Obstructive Sleep Apnea During Childhood May Affect Brain Development, Study Shows

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According to a recent study, adolescents who suffer from sleep apnea, a respiratory disorder that occurs during sleep, may exhibit variations in brain structure compared to their counterparts.

Obstructive sleep apnea affects brain development

The study revealed that a group of approximately 100 adolescents who had brain scans exhibited thinner brain tissue on the surface of the brain and indications of inflammation in a brain region that is essential for learning and memory. In addition, those who had obstructive sleep apnea (OSA) displayed these characteristics more frequently.

However, Dr. Raanan Arens, lead author of the study and chief of respiratory and sleep medicine at the Montefiore Children’s Hospital in New York City, cautioned that it is still uncertain what these differences in brain structure imply.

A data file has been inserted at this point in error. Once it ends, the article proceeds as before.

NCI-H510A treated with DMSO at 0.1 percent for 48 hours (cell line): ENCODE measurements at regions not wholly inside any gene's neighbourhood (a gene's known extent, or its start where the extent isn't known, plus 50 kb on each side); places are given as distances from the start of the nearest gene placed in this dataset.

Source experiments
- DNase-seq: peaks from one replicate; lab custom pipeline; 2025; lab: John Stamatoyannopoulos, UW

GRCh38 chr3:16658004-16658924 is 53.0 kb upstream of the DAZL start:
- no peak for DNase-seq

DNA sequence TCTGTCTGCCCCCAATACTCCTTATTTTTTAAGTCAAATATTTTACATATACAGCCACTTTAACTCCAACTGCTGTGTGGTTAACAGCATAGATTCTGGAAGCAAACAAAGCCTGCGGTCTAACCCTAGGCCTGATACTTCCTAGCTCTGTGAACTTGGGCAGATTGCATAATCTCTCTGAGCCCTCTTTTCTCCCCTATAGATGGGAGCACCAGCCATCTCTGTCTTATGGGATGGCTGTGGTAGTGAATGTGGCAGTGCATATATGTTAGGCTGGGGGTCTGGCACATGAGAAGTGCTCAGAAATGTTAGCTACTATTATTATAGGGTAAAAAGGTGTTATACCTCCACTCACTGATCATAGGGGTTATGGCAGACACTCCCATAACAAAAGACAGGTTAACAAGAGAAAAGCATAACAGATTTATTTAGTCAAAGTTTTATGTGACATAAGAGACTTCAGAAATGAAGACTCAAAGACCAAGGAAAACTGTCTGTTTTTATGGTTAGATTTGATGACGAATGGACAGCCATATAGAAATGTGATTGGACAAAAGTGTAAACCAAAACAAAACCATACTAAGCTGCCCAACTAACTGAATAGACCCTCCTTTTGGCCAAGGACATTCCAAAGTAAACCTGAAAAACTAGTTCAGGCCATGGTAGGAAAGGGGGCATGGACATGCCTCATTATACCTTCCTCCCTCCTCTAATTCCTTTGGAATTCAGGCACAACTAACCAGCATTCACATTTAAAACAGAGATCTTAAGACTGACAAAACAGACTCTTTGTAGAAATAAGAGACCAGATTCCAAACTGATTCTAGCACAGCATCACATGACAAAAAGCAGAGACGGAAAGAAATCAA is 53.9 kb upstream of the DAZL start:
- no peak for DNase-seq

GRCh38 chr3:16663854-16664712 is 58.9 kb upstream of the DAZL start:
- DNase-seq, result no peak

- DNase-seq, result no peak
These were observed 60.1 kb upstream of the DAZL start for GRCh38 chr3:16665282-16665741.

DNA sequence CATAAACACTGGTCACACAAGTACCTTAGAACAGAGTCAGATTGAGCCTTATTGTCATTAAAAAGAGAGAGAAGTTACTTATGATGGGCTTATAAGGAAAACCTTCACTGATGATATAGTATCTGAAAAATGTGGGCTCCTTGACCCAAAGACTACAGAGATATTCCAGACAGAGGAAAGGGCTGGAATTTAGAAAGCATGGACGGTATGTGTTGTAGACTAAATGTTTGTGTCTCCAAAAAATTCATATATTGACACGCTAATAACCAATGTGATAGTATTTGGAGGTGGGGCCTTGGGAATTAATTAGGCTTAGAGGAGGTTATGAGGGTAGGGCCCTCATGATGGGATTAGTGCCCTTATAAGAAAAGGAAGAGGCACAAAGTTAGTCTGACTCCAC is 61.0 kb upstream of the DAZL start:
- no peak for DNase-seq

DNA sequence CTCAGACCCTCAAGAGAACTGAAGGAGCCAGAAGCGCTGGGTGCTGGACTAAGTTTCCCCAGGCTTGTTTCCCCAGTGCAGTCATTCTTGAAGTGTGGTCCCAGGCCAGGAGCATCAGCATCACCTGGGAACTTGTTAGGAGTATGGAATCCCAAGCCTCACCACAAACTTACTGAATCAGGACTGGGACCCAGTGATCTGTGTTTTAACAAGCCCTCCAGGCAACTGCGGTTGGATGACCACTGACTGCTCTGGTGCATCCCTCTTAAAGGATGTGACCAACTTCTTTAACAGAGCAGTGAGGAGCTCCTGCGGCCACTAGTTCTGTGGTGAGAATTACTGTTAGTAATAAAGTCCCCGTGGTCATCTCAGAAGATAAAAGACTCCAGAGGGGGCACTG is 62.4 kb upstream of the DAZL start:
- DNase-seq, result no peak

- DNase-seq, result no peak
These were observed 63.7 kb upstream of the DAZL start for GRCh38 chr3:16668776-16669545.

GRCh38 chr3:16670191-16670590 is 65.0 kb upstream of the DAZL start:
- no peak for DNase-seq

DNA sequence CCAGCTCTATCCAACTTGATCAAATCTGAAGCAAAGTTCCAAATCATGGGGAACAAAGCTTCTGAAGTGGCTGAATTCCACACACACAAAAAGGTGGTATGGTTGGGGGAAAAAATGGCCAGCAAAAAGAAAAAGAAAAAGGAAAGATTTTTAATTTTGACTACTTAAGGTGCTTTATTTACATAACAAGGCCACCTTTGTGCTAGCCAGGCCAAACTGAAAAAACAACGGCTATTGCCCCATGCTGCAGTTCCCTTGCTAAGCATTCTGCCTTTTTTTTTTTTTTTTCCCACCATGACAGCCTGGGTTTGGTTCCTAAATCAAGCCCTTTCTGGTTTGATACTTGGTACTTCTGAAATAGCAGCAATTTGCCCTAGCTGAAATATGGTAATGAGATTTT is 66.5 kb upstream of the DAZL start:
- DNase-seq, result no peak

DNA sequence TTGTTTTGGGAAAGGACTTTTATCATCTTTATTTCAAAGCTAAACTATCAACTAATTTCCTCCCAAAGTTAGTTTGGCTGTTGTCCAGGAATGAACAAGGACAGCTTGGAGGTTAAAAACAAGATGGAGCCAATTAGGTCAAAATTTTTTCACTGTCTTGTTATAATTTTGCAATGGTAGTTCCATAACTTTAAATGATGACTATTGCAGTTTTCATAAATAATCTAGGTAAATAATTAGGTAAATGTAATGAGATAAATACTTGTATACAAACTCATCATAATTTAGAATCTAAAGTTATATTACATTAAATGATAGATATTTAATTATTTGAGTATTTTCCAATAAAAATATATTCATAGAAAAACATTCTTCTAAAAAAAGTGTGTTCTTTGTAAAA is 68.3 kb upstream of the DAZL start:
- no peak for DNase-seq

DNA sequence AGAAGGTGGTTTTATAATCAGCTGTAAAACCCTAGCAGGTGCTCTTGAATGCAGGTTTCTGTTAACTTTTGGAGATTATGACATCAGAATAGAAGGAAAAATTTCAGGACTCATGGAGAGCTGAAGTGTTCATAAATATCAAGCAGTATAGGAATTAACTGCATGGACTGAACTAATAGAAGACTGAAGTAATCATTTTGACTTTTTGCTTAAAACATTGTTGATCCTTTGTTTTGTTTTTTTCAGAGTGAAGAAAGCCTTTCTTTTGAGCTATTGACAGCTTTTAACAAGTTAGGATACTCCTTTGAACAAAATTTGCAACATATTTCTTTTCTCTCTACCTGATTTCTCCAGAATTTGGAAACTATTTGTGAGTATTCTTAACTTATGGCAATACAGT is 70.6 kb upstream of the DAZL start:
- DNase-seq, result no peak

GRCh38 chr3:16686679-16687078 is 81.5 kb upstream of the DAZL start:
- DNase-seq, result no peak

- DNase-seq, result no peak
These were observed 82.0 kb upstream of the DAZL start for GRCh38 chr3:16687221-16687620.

OSA affects 1% to 5% of children causing breathing interruptions during sleep, resulting in loud snoring, daytime sleepiness, and attention problems. In addition, recent research published in the journal Sleep suggests that OSA can lead to observable changes in children’s brains as the brain “wakes up” a little when breathing stops during sleep.

It is important to note that OSA can negatively impact children’s brains because it disrupts the brain’s oxygen supply and deprives kids of essential restorative sleep. A study conducted by Arens and colleagues involved 98 teenagers, with 53 having OSA and being overweight or obese and 45 having the same weight range but without sleep apnea. MRI brain scans were conducted on all participants.

Individuals with OSA have a larger hippocampus and thinner cortex

Researchers compared brain structure between teens with obstructive sleep apnea (OSA) and those without the disorder. The study found that those with OSA had a thinner cortex and larger hippocampus volume, with more severe OSA leading to greater differences. The implications of these structural differences on cognitive and emotional function are unknown.

The study examines how obstructive sleep apnea OSA affects teenagers’ brain consequences, including cortical thinning and hippocampus volume. Surgery or a device that keeps the airways open may be required to treat sleep apnea caused by inflamed tonsils or adenoids in children.

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